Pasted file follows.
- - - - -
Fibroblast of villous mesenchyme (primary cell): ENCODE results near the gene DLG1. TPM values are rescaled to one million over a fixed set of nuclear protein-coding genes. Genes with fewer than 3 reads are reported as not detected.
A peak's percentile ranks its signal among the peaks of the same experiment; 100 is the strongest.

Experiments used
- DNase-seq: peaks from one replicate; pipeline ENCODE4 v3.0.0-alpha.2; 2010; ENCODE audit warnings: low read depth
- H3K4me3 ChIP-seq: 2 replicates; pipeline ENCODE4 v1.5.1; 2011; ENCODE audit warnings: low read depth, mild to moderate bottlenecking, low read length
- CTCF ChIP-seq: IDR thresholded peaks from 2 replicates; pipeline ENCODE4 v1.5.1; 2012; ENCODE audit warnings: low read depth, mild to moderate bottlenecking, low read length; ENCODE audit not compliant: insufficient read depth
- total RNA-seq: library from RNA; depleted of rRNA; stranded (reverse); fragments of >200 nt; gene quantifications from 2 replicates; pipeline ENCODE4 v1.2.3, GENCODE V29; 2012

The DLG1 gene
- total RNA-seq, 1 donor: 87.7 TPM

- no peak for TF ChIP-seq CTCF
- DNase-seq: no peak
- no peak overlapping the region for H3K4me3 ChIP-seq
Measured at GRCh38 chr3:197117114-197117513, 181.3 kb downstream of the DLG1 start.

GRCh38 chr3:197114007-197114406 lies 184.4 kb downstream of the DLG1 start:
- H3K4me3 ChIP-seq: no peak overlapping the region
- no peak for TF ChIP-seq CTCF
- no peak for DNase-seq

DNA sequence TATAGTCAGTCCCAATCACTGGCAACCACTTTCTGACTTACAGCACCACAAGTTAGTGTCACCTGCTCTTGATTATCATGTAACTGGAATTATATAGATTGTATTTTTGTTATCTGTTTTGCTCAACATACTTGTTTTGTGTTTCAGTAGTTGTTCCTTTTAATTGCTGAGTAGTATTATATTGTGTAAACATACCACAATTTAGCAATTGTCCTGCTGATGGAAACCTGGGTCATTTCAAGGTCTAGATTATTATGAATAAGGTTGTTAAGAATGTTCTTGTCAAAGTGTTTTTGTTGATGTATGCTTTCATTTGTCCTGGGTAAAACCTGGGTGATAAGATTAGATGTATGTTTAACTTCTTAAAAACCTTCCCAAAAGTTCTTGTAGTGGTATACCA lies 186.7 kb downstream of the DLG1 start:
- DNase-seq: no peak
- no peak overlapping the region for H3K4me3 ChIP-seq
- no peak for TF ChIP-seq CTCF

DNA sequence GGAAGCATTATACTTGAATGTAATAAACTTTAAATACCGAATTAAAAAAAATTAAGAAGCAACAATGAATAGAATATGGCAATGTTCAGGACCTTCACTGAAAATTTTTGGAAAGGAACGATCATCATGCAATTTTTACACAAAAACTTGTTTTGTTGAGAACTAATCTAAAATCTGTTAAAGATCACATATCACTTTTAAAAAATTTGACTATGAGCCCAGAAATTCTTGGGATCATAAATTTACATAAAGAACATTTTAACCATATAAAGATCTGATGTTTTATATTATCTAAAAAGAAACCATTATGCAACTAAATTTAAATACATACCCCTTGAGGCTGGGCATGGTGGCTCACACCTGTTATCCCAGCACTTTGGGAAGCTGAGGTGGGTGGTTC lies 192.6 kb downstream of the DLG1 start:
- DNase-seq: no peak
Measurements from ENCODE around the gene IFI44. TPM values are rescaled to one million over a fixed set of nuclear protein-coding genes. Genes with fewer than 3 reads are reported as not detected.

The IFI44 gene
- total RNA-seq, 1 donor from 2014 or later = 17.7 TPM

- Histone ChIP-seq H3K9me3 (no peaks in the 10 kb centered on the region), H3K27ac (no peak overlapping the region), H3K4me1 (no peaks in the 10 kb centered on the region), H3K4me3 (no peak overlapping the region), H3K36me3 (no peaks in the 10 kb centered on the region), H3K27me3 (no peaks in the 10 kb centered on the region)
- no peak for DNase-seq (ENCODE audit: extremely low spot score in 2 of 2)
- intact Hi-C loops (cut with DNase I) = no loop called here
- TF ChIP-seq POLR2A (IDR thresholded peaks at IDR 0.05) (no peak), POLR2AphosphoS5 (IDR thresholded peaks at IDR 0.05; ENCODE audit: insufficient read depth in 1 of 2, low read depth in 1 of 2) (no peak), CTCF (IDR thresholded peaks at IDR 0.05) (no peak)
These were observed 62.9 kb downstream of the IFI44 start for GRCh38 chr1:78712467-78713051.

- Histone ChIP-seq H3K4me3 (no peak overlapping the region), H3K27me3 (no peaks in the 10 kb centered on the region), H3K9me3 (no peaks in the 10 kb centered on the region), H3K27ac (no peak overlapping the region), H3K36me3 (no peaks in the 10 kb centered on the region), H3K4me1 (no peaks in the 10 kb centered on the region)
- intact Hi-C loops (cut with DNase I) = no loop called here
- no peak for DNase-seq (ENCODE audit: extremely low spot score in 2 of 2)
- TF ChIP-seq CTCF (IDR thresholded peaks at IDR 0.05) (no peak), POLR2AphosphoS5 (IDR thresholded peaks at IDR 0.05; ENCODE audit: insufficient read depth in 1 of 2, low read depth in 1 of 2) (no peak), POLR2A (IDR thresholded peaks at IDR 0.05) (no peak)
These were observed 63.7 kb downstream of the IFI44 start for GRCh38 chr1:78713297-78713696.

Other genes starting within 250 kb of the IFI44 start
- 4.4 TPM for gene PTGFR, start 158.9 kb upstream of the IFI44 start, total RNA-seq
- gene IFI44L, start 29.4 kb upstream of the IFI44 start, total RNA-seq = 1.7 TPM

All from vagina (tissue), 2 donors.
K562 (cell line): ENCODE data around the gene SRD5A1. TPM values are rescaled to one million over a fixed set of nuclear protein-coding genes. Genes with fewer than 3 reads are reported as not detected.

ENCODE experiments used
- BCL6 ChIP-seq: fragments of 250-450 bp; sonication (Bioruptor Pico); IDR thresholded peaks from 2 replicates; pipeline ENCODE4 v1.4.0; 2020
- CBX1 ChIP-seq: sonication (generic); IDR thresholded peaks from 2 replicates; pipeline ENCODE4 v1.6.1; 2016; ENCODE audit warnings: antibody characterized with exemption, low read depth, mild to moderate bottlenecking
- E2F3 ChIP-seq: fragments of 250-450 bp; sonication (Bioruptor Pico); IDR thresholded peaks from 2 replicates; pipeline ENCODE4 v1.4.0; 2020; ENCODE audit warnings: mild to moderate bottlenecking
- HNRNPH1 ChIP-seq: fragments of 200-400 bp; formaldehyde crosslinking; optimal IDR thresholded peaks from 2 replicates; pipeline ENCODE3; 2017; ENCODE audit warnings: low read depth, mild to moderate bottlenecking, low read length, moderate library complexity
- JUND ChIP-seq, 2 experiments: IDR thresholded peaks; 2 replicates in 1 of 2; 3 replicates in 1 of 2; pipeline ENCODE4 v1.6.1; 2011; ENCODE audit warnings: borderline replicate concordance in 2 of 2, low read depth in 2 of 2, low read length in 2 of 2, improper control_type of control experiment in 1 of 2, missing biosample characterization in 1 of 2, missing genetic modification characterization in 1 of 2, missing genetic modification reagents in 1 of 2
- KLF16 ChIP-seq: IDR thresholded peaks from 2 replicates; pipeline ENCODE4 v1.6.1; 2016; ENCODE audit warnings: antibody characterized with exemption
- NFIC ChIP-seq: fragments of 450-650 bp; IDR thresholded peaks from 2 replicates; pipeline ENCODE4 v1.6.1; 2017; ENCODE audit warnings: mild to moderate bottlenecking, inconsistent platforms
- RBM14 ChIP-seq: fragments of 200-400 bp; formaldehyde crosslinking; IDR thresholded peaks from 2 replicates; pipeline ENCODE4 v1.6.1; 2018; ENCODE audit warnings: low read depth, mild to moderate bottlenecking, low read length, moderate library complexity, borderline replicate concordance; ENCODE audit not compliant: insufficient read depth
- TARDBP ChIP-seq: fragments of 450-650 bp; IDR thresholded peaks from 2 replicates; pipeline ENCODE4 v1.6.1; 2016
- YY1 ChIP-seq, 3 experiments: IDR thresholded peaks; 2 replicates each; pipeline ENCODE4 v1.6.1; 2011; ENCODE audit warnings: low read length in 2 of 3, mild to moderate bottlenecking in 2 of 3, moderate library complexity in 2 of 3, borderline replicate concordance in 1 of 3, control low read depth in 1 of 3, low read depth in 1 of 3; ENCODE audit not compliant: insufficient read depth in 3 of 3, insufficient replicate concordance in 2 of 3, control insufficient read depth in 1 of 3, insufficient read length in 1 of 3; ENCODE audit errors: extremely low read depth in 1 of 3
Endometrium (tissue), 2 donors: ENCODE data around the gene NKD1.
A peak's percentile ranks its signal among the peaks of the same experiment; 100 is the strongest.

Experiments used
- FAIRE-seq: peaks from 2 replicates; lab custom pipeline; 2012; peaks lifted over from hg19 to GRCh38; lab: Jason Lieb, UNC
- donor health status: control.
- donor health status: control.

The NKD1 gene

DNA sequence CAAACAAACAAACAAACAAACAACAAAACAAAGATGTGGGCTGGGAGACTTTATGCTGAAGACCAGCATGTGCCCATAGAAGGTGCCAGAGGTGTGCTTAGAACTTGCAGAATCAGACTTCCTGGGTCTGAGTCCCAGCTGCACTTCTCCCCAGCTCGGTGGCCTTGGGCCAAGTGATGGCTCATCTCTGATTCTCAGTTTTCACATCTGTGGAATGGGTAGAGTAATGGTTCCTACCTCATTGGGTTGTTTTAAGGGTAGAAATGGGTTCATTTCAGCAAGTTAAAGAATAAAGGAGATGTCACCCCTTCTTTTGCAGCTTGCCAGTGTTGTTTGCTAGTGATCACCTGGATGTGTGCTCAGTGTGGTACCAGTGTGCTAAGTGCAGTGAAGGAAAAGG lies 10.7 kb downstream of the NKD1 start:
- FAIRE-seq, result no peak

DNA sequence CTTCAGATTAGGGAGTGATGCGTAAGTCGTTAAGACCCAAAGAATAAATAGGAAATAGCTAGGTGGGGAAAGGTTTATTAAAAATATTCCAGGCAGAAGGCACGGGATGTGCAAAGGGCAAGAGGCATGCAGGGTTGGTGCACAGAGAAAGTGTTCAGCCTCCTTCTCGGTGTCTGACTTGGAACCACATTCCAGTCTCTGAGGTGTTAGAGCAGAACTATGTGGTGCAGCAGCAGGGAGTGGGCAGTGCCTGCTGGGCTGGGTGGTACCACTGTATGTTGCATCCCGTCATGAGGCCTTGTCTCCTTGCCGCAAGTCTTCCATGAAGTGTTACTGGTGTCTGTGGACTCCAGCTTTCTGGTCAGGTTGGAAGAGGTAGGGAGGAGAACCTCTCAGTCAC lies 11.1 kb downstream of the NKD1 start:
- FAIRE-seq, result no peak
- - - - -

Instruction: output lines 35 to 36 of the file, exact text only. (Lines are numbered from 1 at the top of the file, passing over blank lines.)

- TF ChIP-seq CTCF (IDR thresholded peaks at IDR 0.05) (no peak), POLR2AphosphoS5 (IDR thresholded peaks at IDR 0.05; ENCODE audit: insufficient read depth in 1 of 2, low read depth in 1 of 2) (no peak), POLR2A (IDR thresholded peaks at IDR 0.05) (no peak)
These were observed 63.7 kb downstream of the IFI44 start for GRCh38 chr1:78713297-78713696.